Thursday, June 21, 2007

Deckard's Rules for VUI Development

In my last post I raved about the great science fiction movie Blade Runner. Based on the some of the issues raised in the movie, I'd like to propose (only partly in jest) Deckard's Rules for VUI Development. The rules are named for the character Deckard rather than Tyrell because (1) Tyrell got it wrong and (2) Deckard had to clean up the mess.

Rule 1: Don't over-engineer your system
Replicants Roy and Leon were built as fighters, presumably to protect property on off-world colonies. They were also created smarter and stronger than humans, and could pass for humans on Earth. Is it a good idea to build autonomous agents that are smarter and stronger than you and give them the capacity and motive to kill? No. It's a bad idea. Build your VUI system to do what its users need it to do and nothing more. And don't try to build something that could pass for a human.

Corollary to Rule 1: Keep your eye on the ROI
The technically sophisticated replicants were designed to self destruct after four years on fears that they could develop uncontrollable feelings and emotions if allowed to live any longer. Replacing advanced technology is extremely expensive - better to build your system to last, and maintain it as needed.

Rule 2: Words are powerful shapers of behavior - be brief and to the point
Deckard and Sebastian were manipulated into doing what others wanted them to do; Deckard into chasing replicants and Sebastian into setting a meeting between Roy and Tyrell. The dialogs required to do this were terse but gave sufficient direction to the targets that they understood what needed to be done. Good VUI dialogs are short and give users direction on what they need to say, without resorting to the painful "In order to do x, say x" construction.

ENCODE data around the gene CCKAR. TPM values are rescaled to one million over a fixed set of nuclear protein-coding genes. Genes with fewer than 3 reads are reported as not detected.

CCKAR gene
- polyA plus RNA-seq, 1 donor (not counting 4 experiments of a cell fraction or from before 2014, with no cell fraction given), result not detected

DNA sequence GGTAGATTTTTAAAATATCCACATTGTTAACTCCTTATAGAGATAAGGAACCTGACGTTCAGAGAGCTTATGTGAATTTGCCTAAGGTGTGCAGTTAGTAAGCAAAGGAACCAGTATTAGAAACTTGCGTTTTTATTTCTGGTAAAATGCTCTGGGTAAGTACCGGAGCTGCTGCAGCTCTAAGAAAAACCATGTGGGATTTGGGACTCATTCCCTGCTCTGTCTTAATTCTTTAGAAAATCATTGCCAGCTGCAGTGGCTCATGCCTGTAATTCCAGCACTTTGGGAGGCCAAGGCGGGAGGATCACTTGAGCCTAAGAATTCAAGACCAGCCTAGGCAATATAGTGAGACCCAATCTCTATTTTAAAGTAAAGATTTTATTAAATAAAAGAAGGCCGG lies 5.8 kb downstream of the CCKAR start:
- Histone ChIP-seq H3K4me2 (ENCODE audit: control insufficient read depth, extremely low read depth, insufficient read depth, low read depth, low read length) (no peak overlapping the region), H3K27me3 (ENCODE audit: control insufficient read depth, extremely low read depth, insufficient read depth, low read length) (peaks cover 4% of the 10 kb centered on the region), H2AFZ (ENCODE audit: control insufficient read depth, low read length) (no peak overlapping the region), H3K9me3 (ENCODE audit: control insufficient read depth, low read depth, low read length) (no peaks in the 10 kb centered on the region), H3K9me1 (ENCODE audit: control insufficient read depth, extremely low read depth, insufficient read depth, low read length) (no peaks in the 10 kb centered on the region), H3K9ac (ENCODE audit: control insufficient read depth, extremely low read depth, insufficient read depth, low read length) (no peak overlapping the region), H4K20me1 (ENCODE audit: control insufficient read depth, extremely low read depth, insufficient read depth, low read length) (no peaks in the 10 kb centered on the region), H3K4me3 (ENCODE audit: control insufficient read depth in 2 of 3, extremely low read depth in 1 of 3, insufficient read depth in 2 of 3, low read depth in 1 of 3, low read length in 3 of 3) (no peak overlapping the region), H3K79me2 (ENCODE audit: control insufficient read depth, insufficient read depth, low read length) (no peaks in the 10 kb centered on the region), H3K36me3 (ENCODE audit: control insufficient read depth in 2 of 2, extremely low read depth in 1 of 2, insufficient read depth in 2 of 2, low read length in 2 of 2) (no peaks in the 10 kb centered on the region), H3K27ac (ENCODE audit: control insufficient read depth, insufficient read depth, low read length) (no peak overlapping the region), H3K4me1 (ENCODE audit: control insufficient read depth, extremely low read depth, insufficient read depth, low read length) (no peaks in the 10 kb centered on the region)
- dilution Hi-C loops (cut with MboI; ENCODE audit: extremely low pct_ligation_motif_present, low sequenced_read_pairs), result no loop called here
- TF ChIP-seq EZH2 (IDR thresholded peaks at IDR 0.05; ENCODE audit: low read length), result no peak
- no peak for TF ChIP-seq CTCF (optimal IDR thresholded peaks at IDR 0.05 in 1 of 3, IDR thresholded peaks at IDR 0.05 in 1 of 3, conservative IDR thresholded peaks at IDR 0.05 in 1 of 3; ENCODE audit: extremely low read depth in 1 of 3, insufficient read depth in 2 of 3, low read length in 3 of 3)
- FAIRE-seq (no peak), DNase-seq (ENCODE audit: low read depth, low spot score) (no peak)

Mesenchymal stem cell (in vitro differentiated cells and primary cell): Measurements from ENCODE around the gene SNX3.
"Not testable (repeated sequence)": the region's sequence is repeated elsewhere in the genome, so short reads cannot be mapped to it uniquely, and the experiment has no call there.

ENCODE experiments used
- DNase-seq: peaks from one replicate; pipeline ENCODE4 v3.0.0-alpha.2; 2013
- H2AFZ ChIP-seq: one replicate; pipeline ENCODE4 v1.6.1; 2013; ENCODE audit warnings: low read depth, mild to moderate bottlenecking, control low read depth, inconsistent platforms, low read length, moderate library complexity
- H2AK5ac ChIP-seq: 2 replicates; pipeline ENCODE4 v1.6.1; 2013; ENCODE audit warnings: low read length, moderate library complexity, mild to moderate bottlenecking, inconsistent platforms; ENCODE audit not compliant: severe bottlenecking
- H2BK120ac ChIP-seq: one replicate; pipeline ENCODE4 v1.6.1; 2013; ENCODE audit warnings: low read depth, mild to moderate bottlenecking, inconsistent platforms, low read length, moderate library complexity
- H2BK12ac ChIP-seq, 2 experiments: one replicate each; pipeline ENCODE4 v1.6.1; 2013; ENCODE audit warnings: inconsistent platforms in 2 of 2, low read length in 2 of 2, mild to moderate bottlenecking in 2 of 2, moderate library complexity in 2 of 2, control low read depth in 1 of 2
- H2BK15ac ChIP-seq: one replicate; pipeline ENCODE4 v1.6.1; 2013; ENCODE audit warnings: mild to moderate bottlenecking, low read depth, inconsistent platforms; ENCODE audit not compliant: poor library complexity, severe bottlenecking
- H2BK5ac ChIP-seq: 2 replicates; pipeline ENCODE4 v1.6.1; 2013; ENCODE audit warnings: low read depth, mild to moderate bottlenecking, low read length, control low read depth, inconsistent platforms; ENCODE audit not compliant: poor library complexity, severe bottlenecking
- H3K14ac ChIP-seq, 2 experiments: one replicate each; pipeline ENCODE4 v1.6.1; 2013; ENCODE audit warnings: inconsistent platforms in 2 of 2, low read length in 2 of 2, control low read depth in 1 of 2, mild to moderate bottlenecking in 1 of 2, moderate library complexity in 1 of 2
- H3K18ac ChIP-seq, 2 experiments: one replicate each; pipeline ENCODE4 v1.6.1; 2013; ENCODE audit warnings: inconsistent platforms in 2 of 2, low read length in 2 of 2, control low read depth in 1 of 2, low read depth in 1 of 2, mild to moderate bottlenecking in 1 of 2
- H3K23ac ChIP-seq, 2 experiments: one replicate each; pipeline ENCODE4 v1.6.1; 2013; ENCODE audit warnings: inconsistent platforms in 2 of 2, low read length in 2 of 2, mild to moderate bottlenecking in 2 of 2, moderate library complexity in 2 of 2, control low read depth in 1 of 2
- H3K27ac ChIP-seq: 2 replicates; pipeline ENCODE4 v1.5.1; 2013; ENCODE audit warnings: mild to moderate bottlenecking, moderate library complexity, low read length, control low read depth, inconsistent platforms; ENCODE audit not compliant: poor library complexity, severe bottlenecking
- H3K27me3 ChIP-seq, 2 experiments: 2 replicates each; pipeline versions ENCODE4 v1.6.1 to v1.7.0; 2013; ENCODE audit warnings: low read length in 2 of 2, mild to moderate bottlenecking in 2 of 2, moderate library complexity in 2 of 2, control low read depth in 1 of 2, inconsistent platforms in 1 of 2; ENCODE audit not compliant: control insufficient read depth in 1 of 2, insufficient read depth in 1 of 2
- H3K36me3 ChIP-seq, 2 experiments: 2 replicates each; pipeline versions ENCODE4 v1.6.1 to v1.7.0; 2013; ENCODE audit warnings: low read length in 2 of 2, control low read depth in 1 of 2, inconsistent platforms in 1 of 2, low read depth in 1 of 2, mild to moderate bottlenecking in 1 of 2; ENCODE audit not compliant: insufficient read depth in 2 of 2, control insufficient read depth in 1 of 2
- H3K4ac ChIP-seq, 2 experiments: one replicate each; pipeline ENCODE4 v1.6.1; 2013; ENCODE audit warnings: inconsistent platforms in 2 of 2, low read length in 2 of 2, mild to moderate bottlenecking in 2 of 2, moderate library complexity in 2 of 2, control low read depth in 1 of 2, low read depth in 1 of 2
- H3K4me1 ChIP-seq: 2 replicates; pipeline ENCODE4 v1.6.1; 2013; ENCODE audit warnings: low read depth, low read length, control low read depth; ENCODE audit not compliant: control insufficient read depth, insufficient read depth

Rule 3: Our methods for evaluating advanced technology isn't good enough - we need better tools
The Voight-Kampff test for determining whether a subject was replicant or human was nearly obsolete. It took Deckard, a trained evaluator, 100 questions to determine Rachael's identity. Our evaluation methods for VUIs are in a similar state. We still mostly rely on usability testing and questionnaires that were developed to evaluate web pages and GUIs. I gave a presentation at a UPA workshop in 2002 and pointed out that our old usability test protocols aren't sufficient for evaluating things like autonomous agents and speech systems. We need better evaluation methods.

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